Works on our site labelled with this are deemed by us to be in the public domain worldwide and so free of known restrictions under copyright law, including all related and neighboring rights. This means you would be able to copy, modify, distribute and perform the work, even for commercial purposes, all without asking permission. This can generally be said to be true of all works created or published prior to 1850. From this date, as we move forward in time, getting closer and closer to the present day, the status will start to vary according to the idiosyncrasies of copyright law in different jurisdictions. These public domain works are often denoted by the Creative Commons Public Domain Mark.
Works on our site labelled with this are deemed by us to be in the public domain in countries which follow a copyright term of “life plus 50 years”: that is, for countries which state that a work will fall into the public domain 50 years after the death of the work’s creator. This applies to many countries around the world including Canada, Australia (for pre 1955 deaths) and many countries in Africa, the Caribbean and Asia. Check out Wikipedia’s list of copyright lengths by country for a useful starter guide.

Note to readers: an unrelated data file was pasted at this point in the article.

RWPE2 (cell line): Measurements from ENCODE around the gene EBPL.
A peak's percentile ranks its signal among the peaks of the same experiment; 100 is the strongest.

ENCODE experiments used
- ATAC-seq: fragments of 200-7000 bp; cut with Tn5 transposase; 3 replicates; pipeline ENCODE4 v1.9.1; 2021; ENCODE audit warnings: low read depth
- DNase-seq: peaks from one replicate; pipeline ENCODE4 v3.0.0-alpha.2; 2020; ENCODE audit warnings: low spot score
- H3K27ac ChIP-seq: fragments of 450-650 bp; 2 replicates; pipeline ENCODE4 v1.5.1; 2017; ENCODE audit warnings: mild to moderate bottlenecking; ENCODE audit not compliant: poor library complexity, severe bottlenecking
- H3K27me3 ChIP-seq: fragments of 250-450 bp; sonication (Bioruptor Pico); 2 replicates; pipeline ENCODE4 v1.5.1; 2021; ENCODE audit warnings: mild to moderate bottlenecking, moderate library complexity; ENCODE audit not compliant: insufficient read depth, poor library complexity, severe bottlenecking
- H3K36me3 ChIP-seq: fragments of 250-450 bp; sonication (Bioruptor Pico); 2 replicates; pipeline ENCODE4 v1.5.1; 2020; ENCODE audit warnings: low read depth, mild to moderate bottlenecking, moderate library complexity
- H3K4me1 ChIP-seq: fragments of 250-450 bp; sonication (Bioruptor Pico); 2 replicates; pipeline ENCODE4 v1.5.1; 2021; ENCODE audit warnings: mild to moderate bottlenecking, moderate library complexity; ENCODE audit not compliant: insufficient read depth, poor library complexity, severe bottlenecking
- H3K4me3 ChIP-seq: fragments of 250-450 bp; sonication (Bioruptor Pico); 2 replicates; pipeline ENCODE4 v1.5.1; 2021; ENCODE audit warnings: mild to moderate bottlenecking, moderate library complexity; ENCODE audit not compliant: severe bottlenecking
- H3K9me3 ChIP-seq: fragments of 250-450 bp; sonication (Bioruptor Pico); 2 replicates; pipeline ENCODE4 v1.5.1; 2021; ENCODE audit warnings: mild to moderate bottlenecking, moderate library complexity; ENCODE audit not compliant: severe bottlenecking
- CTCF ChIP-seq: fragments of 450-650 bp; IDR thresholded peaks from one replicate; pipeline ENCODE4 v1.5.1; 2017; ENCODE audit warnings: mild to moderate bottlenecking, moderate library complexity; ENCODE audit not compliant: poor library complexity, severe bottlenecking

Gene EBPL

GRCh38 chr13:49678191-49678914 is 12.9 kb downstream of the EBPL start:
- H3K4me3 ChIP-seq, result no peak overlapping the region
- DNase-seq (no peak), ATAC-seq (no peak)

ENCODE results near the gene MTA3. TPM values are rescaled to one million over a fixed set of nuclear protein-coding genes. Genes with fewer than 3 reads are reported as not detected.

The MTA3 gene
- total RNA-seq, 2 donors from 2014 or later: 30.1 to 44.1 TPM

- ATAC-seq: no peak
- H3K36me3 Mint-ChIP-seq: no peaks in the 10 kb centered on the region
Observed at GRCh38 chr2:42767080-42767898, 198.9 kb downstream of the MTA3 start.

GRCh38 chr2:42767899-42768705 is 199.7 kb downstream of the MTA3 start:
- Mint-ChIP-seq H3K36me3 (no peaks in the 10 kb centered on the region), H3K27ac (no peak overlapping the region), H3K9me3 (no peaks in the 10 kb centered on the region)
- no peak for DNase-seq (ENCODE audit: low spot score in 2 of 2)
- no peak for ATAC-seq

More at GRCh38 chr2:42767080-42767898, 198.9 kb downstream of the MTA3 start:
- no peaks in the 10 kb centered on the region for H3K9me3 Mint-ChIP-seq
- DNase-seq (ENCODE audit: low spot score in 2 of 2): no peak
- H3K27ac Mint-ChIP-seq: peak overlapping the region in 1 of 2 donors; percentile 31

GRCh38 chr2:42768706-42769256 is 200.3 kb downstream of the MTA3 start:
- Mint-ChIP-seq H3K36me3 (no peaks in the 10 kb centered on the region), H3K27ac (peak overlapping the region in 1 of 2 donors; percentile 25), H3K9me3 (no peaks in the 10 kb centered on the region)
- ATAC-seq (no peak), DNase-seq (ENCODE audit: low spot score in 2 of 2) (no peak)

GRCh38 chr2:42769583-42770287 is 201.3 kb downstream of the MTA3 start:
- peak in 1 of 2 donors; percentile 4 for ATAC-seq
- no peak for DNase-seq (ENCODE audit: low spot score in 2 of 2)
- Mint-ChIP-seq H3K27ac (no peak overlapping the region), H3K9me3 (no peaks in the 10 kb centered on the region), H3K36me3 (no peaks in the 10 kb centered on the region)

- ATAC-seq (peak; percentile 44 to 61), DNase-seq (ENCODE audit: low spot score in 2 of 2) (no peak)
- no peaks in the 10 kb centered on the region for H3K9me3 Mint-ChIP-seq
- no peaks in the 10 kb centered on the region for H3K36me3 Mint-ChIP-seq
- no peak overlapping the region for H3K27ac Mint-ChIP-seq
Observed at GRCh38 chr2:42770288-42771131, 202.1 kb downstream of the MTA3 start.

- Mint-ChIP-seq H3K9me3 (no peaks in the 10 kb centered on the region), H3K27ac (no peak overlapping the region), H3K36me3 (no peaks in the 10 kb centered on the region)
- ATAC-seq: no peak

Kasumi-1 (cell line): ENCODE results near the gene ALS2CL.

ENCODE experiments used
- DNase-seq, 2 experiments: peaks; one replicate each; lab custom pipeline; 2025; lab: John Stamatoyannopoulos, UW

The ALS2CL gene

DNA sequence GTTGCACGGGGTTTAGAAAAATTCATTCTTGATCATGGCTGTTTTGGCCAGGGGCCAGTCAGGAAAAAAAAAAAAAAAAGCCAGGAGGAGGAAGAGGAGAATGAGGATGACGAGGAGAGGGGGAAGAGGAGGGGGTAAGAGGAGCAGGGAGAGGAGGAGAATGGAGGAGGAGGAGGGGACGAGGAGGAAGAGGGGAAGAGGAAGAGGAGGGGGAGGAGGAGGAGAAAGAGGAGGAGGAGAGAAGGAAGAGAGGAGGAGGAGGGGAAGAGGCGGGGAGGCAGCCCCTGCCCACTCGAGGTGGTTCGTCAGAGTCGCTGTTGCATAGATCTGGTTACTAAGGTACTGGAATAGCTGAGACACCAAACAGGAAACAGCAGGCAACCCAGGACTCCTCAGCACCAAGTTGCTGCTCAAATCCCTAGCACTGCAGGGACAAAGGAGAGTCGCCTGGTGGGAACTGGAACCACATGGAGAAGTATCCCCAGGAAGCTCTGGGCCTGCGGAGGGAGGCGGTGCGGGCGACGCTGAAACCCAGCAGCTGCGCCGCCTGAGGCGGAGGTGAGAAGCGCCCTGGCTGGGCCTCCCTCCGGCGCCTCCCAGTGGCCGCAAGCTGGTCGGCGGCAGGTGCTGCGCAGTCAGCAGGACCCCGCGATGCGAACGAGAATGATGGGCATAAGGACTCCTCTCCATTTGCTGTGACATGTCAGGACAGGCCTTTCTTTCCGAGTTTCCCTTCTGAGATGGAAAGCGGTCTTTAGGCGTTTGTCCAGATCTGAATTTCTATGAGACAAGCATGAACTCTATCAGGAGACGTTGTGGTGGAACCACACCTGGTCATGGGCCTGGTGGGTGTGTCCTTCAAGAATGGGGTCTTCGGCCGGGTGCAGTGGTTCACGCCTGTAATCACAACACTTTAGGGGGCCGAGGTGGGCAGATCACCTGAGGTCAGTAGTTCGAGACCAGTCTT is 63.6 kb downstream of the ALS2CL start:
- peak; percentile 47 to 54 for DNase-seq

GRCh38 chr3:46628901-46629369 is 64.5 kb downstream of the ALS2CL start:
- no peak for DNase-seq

Works on our site labelled with this are deemed by us to be in the public domain in the U.S. The U.S. uses a different system to the “life plus x years” method – working partially from a “cut off date model”, with lots of other factors involved based on when, or if at all, copyright was renewed. Works published prior to 1923 are generally considered to be in the public domain. U.S. copyright law is very complicated, with lots of complexities arising via interactions between state and federal law, so, even more than with our other labels, take this to be very much an approximation which would need further investigation. Works labelled with this may well be public domain in other countries which don’t follow the 70 years rule, particularly in instances where the country follows the rule of the “shorter term” or where there are specific bilateral agreements in place between countries.
Works on our site labelled with this are deemed by us to be in the public domain on account of them being the product of a government employee of those countries which place such works, either immediately or after a designated time period, into the public domain. The main example is the U.S. Government: a work prepared by an officer or employee of the U.S. government as part of that person’s official duties is automatically public domain, at least as it applies in the U.S. (Be aware that copyright might be claimed in other jurisdictions). Another example is in the case of works made by an employee of the U.K. government which fall under “Crown Copyright”. Such works, which have been published, have a copyright expiring 50 years from date of publication – and this applies worldwide. Please make sure you check the source to see which particular Government law applies to the work.